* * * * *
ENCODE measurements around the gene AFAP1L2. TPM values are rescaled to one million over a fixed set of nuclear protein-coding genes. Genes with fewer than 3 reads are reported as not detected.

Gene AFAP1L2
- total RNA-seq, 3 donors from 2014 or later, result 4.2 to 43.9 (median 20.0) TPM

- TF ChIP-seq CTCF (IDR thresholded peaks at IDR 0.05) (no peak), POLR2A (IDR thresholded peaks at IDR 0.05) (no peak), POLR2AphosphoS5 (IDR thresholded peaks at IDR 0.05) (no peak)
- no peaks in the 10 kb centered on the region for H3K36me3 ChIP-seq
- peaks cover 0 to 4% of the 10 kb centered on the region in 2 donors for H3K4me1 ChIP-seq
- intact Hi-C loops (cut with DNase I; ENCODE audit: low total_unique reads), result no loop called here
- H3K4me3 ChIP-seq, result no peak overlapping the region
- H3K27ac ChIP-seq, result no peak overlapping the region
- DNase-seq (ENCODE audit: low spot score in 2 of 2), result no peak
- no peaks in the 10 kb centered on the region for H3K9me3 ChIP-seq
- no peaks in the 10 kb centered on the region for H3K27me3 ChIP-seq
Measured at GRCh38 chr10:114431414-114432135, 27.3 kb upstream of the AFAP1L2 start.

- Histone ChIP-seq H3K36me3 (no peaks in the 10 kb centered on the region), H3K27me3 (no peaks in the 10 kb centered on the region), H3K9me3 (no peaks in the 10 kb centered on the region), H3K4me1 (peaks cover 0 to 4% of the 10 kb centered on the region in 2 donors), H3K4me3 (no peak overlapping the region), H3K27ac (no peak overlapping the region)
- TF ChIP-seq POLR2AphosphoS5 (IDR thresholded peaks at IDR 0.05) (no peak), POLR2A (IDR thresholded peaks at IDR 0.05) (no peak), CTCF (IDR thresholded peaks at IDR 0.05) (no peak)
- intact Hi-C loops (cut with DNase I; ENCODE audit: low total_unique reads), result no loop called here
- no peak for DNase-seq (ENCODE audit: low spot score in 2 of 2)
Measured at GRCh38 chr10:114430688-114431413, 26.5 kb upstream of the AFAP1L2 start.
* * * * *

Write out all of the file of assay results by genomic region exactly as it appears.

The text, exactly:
ENCODE measurements around the gene AFAP1L2. TPM values are rescaled to one million over a fixed set of nuclear protein-coding genes. Genes with fewer than 3 reads are reported as not detected.

Gene AFAP1L2
- total RNA-seq, 3 donors from 2014 or later, result 4.2 to 43.9 (median 20.0) TPM

- TF ChIP-seq CTCF (IDR thresholded peaks at IDR 0.05) (no peak), POLR2A (IDR thresholded peaks at IDR 0.05) (no peak), POLR2AphosphoS5 (IDR thresholded peaks at IDR 0.05) (no peak)
- no peaks in the 10 kb centered on the region for H3K36me3 ChIP-seq
- peaks cover 0 to 4% of the 10 kb centered on the region in 2 donors for H3K4me1 ChIP-seq
- intact Hi-C loops (cut with DNase I; ENCODE audit: low total_unique reads), result no loop called here
- H3K4me3 ChIP-seq, result no peak overlapping the region
- H3K27ac ChIP-seq, result no peak overlapping the region
- DNase-seq (ENCODE audit: low spot score in 2 of 2), result no peak
- no peaks in the 10 kb centered on the region for H3K9me3 ChIP-seq
- no peaks in the 10 kb centered on the region for H3K27me3 ChIP-seq
Measured at GRCh38 chr10:114431414-114432135, 27.3 kb upstream of the AFAP1L2 start.

- Histone ChIP-seq H3K36me3 (no peaks in the 10 kb centered on the region), H3K27me3 (no peaks in the 10 kb centered on the region), H3K9me3 (no peaks in the 10 kb centered on the region), H3K4me1 (peaks cover 0 to 4% of the 10 kb centered on the region in 2 donors), H3K4me3 (no peak overlapping the region), H3K27ac (no peak overlapping the region)
- TF ChIP-seq POLR2AphosphoS5 (IDR thresholded peaks at IDR 0.05) (no peak), POLR2A (IDR thresholded peaks at IDR 0.05) (no peak), CTCF (IDR thresholded peaks at IDR 0.05) (no peak)
- intact Hi-C loops (cut with DNase I; ENCODE audit: low total_unique reads), result no loop called here
- no peak for DNase-seq (ENCODE audit: low spot score in 2 of 2)
Measured at GRCh38 chr10:114430688-114431413, 26.5 kb upstream of the AFAP1L2 start.